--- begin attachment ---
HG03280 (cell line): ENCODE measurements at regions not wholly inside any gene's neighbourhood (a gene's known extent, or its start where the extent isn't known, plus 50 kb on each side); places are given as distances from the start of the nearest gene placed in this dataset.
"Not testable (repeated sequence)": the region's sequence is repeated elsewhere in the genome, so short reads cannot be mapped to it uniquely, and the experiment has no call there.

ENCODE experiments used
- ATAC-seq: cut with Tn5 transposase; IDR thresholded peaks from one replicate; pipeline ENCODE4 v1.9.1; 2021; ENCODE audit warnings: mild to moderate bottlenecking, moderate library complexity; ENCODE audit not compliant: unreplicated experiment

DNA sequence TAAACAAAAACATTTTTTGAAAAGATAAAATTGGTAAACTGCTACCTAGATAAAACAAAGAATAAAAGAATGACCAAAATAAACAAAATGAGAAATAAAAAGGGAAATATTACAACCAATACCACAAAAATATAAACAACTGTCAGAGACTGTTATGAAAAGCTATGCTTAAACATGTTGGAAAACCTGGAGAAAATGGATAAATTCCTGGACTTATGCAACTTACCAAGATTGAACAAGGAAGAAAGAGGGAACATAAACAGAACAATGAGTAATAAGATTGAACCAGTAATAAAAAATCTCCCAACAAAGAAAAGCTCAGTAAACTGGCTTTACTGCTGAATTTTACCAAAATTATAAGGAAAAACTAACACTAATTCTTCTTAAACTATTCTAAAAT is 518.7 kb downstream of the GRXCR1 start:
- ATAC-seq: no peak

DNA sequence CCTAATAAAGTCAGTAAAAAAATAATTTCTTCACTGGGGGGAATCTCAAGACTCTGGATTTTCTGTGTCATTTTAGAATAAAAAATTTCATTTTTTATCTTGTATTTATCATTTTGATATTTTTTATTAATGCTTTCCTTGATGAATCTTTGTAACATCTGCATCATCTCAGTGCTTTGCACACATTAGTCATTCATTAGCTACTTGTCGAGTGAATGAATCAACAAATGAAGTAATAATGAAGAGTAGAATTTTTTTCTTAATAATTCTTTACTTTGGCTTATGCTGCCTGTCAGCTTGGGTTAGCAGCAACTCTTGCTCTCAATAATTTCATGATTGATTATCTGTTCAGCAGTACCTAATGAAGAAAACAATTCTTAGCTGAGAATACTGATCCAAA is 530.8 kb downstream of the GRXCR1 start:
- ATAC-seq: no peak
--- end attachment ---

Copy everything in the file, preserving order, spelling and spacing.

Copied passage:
HG03280 (cell line): ENCODE measurements at regions not wholly inside any gene's neighbourhood (a gene's known extent, or its start where the extent isn't known, plus 50 kb on each side); places are given as distances from the start of the nearest gene placed in this dataset.
"Not testable (repeated sequence)": the region's sequence is repeated elsewhere in the genome, so short reads cannot be mapped to it uniquely, and the experiment has no call there.

ENCODE experiments used
- ATAC-seq: cut with Tn5 transposase; IDR thresholded peaks from one replicate; pipeline ENCODE4 v1.9.1; 2021; ENCODE audit warnings: mild to moderate bottlenecking, moderate library complexity; ENCODE audit not compliant: unreplicated experiment

DNA sequence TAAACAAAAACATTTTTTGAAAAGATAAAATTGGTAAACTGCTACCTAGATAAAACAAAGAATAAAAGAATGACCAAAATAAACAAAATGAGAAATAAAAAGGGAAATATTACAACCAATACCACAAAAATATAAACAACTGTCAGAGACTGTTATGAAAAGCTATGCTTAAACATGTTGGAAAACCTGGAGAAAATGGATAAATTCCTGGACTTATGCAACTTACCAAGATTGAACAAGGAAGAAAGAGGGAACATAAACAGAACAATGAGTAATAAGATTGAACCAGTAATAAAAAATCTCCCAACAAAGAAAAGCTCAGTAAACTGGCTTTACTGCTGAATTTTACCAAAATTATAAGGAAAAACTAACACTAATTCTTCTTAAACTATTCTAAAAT is 518.7 kb downstream of the GRXCR1 start:
- ATAC-seq: no peak

DNA sequence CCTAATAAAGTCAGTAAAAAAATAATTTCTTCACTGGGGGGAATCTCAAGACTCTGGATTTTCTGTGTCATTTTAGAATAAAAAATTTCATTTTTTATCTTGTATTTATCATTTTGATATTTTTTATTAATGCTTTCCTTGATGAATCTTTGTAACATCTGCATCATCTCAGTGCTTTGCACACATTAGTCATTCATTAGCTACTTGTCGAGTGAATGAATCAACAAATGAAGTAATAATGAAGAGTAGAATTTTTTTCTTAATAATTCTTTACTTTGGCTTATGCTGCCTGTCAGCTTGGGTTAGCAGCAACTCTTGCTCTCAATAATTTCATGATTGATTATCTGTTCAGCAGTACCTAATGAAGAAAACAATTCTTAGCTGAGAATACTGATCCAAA is 530.8 kb downstream of the GRXCR1 start:
- ATAC-seq: no peak